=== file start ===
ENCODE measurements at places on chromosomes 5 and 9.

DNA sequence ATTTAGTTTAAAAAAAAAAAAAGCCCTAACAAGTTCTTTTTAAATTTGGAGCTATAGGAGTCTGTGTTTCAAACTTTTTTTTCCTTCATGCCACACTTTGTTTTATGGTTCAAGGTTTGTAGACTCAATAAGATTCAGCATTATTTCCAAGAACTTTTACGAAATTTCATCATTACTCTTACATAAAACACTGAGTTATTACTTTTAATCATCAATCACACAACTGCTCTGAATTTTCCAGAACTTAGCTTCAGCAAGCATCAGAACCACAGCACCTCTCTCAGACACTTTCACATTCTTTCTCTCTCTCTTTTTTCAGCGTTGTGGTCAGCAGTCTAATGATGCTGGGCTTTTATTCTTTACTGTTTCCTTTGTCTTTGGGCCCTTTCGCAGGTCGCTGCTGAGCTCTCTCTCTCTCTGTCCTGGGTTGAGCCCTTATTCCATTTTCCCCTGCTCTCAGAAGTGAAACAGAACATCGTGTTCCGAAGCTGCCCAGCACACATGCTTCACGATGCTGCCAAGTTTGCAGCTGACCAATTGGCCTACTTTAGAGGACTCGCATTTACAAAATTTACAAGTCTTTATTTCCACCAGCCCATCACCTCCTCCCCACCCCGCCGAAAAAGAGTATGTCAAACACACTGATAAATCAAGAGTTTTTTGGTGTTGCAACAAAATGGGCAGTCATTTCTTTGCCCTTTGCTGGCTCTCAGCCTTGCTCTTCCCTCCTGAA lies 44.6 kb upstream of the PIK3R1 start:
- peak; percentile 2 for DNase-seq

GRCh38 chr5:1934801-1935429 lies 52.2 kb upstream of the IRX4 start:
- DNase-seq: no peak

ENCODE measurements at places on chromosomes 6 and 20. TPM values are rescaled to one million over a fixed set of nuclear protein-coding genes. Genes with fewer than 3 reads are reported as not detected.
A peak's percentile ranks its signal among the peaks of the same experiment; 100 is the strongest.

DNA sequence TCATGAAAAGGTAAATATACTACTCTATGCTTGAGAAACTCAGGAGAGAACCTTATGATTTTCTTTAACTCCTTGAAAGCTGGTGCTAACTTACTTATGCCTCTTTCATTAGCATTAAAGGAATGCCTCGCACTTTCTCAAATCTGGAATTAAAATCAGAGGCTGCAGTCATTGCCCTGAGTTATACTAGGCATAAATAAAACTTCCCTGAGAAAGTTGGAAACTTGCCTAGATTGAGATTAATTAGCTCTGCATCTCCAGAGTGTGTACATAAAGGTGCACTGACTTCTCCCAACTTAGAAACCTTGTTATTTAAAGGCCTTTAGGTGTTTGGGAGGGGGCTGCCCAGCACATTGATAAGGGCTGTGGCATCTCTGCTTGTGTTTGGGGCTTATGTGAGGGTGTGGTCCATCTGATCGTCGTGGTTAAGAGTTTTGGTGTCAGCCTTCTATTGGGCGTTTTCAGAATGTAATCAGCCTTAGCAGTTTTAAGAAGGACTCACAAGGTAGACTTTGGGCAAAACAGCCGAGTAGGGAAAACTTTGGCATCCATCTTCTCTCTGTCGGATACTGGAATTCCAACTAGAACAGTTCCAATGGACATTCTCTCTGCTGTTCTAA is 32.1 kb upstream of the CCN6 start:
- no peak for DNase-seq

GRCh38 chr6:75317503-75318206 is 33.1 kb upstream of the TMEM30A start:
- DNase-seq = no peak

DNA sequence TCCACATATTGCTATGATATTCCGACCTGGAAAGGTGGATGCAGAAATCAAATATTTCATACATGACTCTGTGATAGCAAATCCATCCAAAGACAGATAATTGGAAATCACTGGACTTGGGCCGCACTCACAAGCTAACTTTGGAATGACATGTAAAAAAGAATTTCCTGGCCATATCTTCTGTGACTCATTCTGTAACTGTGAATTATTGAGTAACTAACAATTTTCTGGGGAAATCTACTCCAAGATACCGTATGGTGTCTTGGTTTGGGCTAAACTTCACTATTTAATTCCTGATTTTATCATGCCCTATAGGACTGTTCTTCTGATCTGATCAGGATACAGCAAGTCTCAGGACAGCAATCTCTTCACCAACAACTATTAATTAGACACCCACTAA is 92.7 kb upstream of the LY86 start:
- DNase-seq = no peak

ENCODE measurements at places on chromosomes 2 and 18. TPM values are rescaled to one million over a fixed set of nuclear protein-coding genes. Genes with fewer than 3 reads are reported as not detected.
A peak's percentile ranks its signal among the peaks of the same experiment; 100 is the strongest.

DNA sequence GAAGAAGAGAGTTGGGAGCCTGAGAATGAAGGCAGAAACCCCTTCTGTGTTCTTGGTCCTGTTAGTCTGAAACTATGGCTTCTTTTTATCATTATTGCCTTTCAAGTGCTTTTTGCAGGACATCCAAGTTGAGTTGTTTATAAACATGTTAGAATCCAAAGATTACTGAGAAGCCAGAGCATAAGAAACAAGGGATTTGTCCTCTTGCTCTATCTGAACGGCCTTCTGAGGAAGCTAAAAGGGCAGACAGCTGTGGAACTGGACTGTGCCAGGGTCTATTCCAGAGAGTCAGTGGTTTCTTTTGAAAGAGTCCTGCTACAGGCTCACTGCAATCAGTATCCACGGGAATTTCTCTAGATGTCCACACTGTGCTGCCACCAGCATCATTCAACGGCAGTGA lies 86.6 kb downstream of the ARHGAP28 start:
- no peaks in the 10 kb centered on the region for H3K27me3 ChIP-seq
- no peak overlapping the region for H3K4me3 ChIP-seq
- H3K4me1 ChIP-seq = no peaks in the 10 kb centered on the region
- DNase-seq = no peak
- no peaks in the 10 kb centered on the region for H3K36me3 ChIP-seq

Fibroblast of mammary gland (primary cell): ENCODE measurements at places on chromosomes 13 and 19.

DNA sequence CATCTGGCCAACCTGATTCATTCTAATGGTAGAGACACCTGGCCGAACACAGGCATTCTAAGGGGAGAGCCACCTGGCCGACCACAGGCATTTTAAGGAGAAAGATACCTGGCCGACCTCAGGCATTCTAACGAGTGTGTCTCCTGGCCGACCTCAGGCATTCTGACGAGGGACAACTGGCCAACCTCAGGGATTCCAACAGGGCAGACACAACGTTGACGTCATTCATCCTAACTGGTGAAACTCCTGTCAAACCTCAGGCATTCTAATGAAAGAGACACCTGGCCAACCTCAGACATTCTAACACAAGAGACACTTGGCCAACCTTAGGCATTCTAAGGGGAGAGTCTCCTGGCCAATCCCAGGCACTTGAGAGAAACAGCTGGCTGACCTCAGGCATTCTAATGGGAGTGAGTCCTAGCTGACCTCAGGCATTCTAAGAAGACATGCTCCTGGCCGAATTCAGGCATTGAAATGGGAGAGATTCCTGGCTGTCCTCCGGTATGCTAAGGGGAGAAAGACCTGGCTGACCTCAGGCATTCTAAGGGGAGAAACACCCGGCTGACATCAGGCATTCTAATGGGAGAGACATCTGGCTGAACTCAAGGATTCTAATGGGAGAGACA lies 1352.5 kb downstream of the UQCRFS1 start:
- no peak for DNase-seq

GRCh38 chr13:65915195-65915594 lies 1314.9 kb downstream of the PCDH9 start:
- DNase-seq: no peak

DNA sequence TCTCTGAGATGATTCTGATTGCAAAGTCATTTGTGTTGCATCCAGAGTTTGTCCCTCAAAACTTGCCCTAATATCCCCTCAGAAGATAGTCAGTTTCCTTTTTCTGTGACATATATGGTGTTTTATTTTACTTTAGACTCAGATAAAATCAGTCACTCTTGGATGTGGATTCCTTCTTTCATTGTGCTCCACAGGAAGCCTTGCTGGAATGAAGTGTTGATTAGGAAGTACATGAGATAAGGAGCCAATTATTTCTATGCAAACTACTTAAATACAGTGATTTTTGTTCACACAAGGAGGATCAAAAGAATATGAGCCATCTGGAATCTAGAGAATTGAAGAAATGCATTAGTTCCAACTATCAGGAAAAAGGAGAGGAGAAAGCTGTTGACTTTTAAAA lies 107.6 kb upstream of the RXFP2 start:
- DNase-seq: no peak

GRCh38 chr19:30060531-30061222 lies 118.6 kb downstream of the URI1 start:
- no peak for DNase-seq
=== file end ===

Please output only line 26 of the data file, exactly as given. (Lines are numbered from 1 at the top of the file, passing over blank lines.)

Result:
- DNase-seq: no peak